2,458 Marylanders await an organ or tissue donation

(GLEN BURNIE, MD) April 11, 2013 - April is National Donate Life Month and Donate Life Maryland (DLM) and the Maryland Motor Vehicle Administration (MVA) are teaming up to generate awareness. Designed to engage interest in organ, eye and tissue donation among Maryland residents, a ceremony, held today, featured testimonials and facts about organ donation. Raising a Donate Life flag on the flagpole in front of the MVA's headquarters on Ritchie Highway, Donate Life Maryland also planted 2,458 smaller flags on the MVA's front lawn to represent all the Marylanders who are waiting for an organ or tissue donation.

"The Maryland Motor Vehicle Administration is committed to organ donor awareness. Not only are we hoisting the green flag and wearing our Donate Life Maryland t-shirts for the month, we are also working with the Maryland driver education schools to incorporate information about life saving donations in their curriculum," said MVA Administrator John T. Kuo.

The MVA employees are considered "heroes are on the front lines of donor designation," because ninety-eight percent of all designated donors are registered through the MVA. Since 1998, individuals who answered "yes" to the organ donor question during the MVA driver's license or identification card transaction have received a red heart on their driver's license; designating them as organ, eye and tissue donors.

Jennifer Gelman, on behalf of Donate Life Maryland, explained, "It only takes one donor to save the lives of up to 9 people or enhance the lives of up to 50 people, but many people choose not to designate themselves as donors because they don't know enough about donation. Our hope is that, through this awareness program with MVA, more Marylanders will choose to designate when renewing their license or go online to sign up anytime on donatelifemaryland.org."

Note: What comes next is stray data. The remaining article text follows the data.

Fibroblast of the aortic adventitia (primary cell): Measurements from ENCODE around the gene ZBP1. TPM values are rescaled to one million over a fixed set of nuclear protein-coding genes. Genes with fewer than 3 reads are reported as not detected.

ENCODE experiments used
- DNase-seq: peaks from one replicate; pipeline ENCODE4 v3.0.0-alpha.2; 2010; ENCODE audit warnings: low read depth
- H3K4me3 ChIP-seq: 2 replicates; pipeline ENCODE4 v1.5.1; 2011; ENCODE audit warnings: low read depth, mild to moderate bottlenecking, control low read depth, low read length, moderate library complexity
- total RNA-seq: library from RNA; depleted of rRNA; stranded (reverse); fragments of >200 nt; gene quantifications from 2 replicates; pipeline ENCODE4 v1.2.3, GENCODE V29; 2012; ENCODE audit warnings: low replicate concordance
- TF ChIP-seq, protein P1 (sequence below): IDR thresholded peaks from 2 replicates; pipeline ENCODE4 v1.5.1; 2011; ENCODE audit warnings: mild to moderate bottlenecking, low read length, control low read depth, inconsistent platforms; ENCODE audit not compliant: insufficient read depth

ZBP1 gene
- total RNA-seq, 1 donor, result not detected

All of today's speakers wore the new Heroes in Disguise scarves and ties, designed by Anne Lee, a junior pursuing her BFA at Maryland Institute College of Art (MICA). The whimsical design will be worn by various community partners including Maryland media personnel, local dignitaries, civic and community leaders during Donate Life Month and beyond.

Gene Cassidy, a Baltimore City Police officer injured in the line of duty, spoke of his experience this past year as he waited and then received a much needed liver. During a moving moment for all today, one small flag was removed and given to Cassidy who raised it high in triumph, celebrating his organ donor hero.

During today's event, a respectful moment of quiet remembrance was observed as a show of appreciation to current registered donors as well as the more than 400 organ, eye and tissue donors in Maryland whose generosity helps thousands enjoy a second chance at life.